Barcelona defeated AC Milan yesterday in a controversial 3-1 victory, in which Barcelona was awarded two penalties. The first penalty given was a clearly deserved, but the second penalty that was awarded shortly before halftime came as a surprise to many watching the match. Allessandro Nesta was penalized for tugging on the shirt of notorious con-artist Sergio Busquets, an offense that occurs on nearly every set piece in the modern professional game.
Battling back from Lionel Messi’s first converted penalty with a quick attack that earned Antonio Nocerino the equalizing goal, the Camp Nou was set to be in store for an exciting second half before the second penalty was awarded. The game was put beyond doubt when Philippe Mexes deflected a shot that bounced to Andreas Iniesta who made no mistake with the finish. So after that quick recap I have decided to give the fans what they want, a profile on the man they came to see, referee Bjorn Kuipers.
If you’re still interested match highlights here: http://www.101greatgoals.com/gvideos/barcelona-3-ac-milan-1-longer-highlights/
Bjorn Kuipers was born on March 28, 1973 in the small town of Oldenzaal in the province of Overijsselin eastern Netherlands. Born the son of a referee, one could say that he was born to hand out cards and award penalties to the deserving. As a child, young Bjorn could often be found down at the local field refereeing five a side games, despite the protests of the other children. Kuipers’ family owns a three supermarkets and a hair salon, and Bjorn took over the management of these, even winning shop of the year for the town of Oldenzaal for 2010.
Kuipers’ studied business administration at the Radboud University Nijmegen, where he received training in bribe taking, money laundering, and corruption. Kuipers even married into refereeing pedigree, his wife’s grandfather is former international referee Andries van Leeuwen.
Bjorn progressed quickly through the ranks of Dutch officials, eventually becoming a referee in the nation’s top league the Eredivisie. Bjorn earned his FIFA badge at the age of 33 and was promoted to the elite category of referees in 2009. There was some mild controversy surrounding his promotion to elite status, cries of cronyism rang out through the Netherlands because Kuipers shares the same home province with fellow VIP referee Jaap Uilenberg. He also drew criticism because his performances in 2010-11 did not have a high average rating and he was not awarded any of the division’s top matches.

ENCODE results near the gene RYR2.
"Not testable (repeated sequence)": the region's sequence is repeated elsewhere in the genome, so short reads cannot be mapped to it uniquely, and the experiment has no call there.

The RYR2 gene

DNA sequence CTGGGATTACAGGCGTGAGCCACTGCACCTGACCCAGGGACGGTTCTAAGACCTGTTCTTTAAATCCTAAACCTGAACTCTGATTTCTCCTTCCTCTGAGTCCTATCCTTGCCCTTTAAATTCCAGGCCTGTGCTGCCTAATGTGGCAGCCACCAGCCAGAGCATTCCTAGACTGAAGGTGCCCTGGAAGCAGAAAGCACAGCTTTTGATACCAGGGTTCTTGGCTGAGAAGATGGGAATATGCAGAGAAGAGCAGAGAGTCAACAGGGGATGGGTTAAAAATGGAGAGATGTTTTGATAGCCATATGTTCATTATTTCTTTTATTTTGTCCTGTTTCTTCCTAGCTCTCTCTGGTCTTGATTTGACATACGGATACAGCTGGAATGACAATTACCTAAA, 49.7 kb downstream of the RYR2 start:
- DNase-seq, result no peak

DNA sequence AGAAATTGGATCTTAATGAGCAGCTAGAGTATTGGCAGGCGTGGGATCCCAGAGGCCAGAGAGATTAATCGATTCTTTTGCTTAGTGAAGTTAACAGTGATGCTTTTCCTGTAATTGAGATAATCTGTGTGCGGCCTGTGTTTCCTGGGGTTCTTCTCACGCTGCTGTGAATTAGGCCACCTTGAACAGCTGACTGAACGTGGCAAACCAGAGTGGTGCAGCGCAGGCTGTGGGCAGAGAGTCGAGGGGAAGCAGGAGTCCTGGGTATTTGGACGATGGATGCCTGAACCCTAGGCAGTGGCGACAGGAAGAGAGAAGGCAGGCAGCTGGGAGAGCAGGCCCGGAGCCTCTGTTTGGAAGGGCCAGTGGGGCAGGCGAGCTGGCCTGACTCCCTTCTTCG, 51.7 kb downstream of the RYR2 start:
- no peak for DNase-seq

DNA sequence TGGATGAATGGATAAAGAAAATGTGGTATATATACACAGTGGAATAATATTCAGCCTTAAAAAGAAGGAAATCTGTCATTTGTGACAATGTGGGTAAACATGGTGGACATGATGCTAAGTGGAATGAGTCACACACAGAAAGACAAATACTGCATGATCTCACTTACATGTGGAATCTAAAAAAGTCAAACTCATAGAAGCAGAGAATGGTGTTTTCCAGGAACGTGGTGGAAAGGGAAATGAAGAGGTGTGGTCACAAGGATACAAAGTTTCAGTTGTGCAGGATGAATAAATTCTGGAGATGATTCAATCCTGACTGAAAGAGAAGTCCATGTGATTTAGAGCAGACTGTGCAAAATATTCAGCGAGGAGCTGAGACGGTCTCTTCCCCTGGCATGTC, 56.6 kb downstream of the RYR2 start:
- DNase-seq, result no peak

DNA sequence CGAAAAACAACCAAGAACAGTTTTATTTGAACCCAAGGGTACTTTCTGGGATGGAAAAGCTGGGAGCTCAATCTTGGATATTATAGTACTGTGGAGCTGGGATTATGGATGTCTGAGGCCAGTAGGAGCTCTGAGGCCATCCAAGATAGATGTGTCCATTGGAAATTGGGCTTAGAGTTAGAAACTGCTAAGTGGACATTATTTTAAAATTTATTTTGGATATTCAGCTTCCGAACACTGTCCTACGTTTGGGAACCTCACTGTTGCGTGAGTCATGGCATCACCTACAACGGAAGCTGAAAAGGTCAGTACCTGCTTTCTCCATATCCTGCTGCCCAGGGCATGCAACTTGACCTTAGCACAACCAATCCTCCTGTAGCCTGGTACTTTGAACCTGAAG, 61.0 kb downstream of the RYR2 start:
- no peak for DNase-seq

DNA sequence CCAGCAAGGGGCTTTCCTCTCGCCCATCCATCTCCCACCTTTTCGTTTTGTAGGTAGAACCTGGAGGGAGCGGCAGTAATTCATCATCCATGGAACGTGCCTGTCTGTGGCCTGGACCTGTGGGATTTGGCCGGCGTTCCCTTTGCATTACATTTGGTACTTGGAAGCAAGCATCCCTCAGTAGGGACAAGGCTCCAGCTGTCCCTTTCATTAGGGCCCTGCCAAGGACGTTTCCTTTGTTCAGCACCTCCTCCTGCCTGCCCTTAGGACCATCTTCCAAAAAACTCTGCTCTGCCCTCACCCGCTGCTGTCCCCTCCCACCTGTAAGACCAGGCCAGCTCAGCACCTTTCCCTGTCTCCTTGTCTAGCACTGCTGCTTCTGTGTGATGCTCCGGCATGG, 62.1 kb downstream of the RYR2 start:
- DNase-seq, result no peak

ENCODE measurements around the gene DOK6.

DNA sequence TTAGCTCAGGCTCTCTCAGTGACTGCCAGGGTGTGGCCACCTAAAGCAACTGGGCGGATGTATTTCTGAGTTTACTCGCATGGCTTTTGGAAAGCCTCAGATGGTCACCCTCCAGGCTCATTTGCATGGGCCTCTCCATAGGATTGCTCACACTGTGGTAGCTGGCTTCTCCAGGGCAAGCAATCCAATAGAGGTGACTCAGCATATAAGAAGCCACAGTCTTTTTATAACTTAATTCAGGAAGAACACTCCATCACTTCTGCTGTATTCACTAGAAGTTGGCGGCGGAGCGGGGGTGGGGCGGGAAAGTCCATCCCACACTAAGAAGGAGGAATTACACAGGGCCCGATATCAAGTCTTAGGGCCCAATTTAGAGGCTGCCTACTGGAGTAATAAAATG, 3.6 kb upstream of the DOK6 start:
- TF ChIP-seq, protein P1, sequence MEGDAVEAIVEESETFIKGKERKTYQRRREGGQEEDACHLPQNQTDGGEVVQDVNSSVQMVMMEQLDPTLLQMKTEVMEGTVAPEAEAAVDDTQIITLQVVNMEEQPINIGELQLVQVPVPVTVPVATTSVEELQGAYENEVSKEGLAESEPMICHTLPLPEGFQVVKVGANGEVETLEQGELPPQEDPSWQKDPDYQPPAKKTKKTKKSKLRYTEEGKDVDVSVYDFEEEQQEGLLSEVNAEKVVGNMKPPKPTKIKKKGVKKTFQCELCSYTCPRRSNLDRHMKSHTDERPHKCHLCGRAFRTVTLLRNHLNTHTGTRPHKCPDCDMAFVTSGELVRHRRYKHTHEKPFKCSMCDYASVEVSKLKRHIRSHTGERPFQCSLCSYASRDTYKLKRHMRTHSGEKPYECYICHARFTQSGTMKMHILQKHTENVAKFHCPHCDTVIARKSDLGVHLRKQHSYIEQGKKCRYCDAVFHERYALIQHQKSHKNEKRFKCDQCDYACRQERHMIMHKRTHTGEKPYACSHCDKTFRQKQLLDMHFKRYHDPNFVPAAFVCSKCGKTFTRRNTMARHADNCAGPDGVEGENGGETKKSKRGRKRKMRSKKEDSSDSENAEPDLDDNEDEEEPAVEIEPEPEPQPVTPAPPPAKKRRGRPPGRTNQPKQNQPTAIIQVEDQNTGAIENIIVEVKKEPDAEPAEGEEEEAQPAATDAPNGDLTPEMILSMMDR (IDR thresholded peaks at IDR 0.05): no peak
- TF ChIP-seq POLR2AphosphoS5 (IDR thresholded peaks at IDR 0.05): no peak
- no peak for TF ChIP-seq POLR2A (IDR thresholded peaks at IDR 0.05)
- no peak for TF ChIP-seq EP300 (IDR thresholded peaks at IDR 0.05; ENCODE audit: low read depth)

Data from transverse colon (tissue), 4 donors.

Despite this criticism, Kuipers has refereed his fair share of important matches including the 2010 Club World Cup Semi-Finals, U-21 2009 Euro Final, as well as several World Cup and Euro international qualifiers. In a report by the Dutch Referee Commission, Kuipers was labeled as a good referee, but arrogant. To hone his refereeing skills, Kuipers often watches game film of the teams he will be officiating, noting for this particular match he concentrated on staying out of the way of Barcelona’s midfielders whose tendency to pass quickly can catch a referee who is improperly positioned.
After this most recent match, Kuipers was quoted as saying “We [the match officials] put in a good team performance. The match went as we expected it to go.” UEFA referees are not allowed to comment on specific situations, but he also issued this quote “The fact that we have a good feeling about the match says it all. My phone has been ringing non-stop, and it's nothing but compliments." Mr. Kuipers appears to have been satisfied with his performance, but surely Milan fans and some objective observers would disagree. The evidence is however stacked against Mr. Kuipers, who also issued 7 yellow cards to Milan while giving only 2 to Barcelona. To go along with the penalty decisions in Barcelona’s favor, Milan were denied a shout of their own in the first minute of the second half.
Controversial refereeing has always been one of the more unsightly parts of the beautiful game, and in many of these situations there are no easy decisions to make. Regardless of the decisions he made during last night’s match, he was going to upset one group of fans. These are the men we put in the spotlight to make the tough decisions, to rule decisively when the facts remain unclear, to make a split second decision that affects the hearts, minds, and wallets of millions. The pressure is enormous, and I do not envy any man put in a similar situation.
Some of the contents of this profile were added for humorous reasons; any misinformation can be attributed to Wikipedia, which has been rapidly updating Mr. Kuiper’s page since yesterday’s match. It currently reads that Mr. Kuipers is an official bribe taker from UEFA (IT’S NEVER WRONG!). This piece was written in jest. Messi gets the background because nobody else deserves it, and he’s just so cute.